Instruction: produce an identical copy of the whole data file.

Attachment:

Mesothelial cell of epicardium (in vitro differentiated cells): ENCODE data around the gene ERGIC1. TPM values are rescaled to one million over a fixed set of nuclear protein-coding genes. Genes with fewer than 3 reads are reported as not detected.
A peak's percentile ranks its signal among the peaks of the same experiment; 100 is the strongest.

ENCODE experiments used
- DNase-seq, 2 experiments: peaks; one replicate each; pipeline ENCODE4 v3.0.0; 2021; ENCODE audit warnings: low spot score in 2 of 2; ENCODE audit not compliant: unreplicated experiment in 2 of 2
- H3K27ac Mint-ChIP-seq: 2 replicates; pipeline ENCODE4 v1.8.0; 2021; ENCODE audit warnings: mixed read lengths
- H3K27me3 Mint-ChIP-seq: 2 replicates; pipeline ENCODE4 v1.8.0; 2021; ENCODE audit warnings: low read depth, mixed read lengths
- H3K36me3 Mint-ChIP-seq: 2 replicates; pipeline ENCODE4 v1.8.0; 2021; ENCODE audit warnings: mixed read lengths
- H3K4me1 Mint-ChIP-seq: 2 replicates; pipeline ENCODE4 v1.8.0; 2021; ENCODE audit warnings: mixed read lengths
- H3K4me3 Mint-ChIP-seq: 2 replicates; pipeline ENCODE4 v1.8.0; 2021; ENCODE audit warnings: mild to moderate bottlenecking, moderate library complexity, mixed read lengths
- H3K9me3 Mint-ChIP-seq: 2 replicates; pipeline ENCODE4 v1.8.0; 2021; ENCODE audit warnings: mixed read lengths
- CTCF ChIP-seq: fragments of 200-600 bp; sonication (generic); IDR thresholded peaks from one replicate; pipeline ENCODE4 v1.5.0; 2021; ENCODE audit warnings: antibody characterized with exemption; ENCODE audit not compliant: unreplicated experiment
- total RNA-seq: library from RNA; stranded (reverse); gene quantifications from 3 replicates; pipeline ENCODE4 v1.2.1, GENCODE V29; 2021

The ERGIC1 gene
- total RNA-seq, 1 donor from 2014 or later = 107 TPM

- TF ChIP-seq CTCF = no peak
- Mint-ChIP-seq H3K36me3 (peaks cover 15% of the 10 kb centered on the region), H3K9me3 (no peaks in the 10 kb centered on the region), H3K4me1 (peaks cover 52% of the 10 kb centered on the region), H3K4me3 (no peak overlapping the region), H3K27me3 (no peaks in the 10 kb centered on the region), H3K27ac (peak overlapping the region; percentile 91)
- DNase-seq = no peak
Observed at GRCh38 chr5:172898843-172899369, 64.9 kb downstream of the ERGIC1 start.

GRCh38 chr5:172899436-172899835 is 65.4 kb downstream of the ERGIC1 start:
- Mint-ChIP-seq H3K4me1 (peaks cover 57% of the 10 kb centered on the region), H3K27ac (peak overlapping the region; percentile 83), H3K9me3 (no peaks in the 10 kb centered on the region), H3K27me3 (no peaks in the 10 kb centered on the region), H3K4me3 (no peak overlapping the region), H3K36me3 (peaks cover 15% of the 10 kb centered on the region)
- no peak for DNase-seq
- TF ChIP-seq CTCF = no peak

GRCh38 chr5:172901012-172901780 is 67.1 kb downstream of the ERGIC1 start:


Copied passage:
Mesothelial cell of epicardium (in vitro differentiated cells): ENCODE data around the gene ERGIC1. TPM values are rescaled to one million over a fixed set of nuclear protein-coding genes. Genes with fewer than 3 reads are reported as not detected.
A peak's percentile ranks its signal among the peaks of the same experiment; 100 is the strongest.

ENCODE experiments used
- DNase-seq, 2 experiments: peaks; one replicate each; pipeline ENCODE4 v3.0.0; 2021; ENCODE audit warnings: low spot score in 2 of 2; ENCODE audit not compliant: unreplicated experiment in 2 of 2
- H3K27ac Mint-ChIP-seq: 2 replicates; pipeline ENCODE4 v1.8.0; 2021; ENCODE audit warnings: mixed read lengths
- H3K27me3 Mint-ChIP-seq: 2 replicates; pipeline ENCODE4 v1.8.0; 2021; ENCODE audit warnings: low read depth, mixed read lengths
- H3K36me3 Mint-ChIP-seq: 2 replicates; pipeline ENCODE4 v1.8.0; 2021; ENCODE audit warnings: mixed read lengths
- H3K4me1 Mint-ChIP-seq: 2 replicates; pipeline ENCODE4 v1.8.0; 2021; ENCODE audit warnings: mixed read lengths
- H3K4me3 Mint-ChIP-seq: 2 replicates; pipeline ENCODE4 v1.8.0; 2021; ENCODE audit warnings: mild to moderate bottlenecking, moderate library complexity, mixed read lengths
- H3K9me3 Mint-ChIP-seq: 2 replicates; pipeline ENCODE4 v1.8.0; 2021; ENCODE audit warnings: mixed read lengths
- CTCF ChIP-seq: fragments of 200-600 bp; sonication (generic); IDR thresholded peaks from one replicate; pipeline ENCODE4 v1.5.0; 2021; ENCODE audit warnings: antibody characterized with exemption; ENCODE audit not compliant: unreplicated experiment
- total RNA-seq: library from RNA; stranded (reverse); gene quantifications from 3 replicates; pipeline ENCODE4 v1.2.1, GENCODE V29; 2021

The ERGIC1 gene
- total RNA-seq, 1 donor from 2014 or later = 107 TPM

- TF ChIP-seq CTCF = no peak
- Mint-ChIP-seq H3K36me3 (peaks cover 15% of the 10 kb centered on the region), H3K9me3 (no peaks in the 10 kb centered on the region), H3K4me1 (peaks cover 52% of the 10 kb centered on the region), H3K4me3 (no peak overlapping the region), H3K27me3 (no peaks in the 10 kb centered on the region), H3K27ac (peak overlapping the region; percentile 91)
- DNase-seq = no peak
Observed at GRCh38 chr5:172898843-172899369, 64.9 kb downstream of the ERGIC1 start.

GRCh38 chr5:172899436-172899835 is 65.4 kb downstream of the ERGIC1 start:
- Mint-ChIP-seq H3K4me1 (peaks cover 57% of the 10 kb centered on the region), H3K27ac (peak overlapping the region; percentile 83), H3K9me3 (no peaks in the 10 kb centered on the region), H3K27me3 (no peaks in the 10 kb centered on the region), H3K4me3 (no peak overlapping the region), H3K36me3 (peaks cover 15% of the 10 kb centered on the region)
- no peak for DNase-seq
- TF ChIP-seq CTCF = no peak

GRCh38 chr5:172901012-172901780 is 67.1 kb downstream of the ERGIC1 start: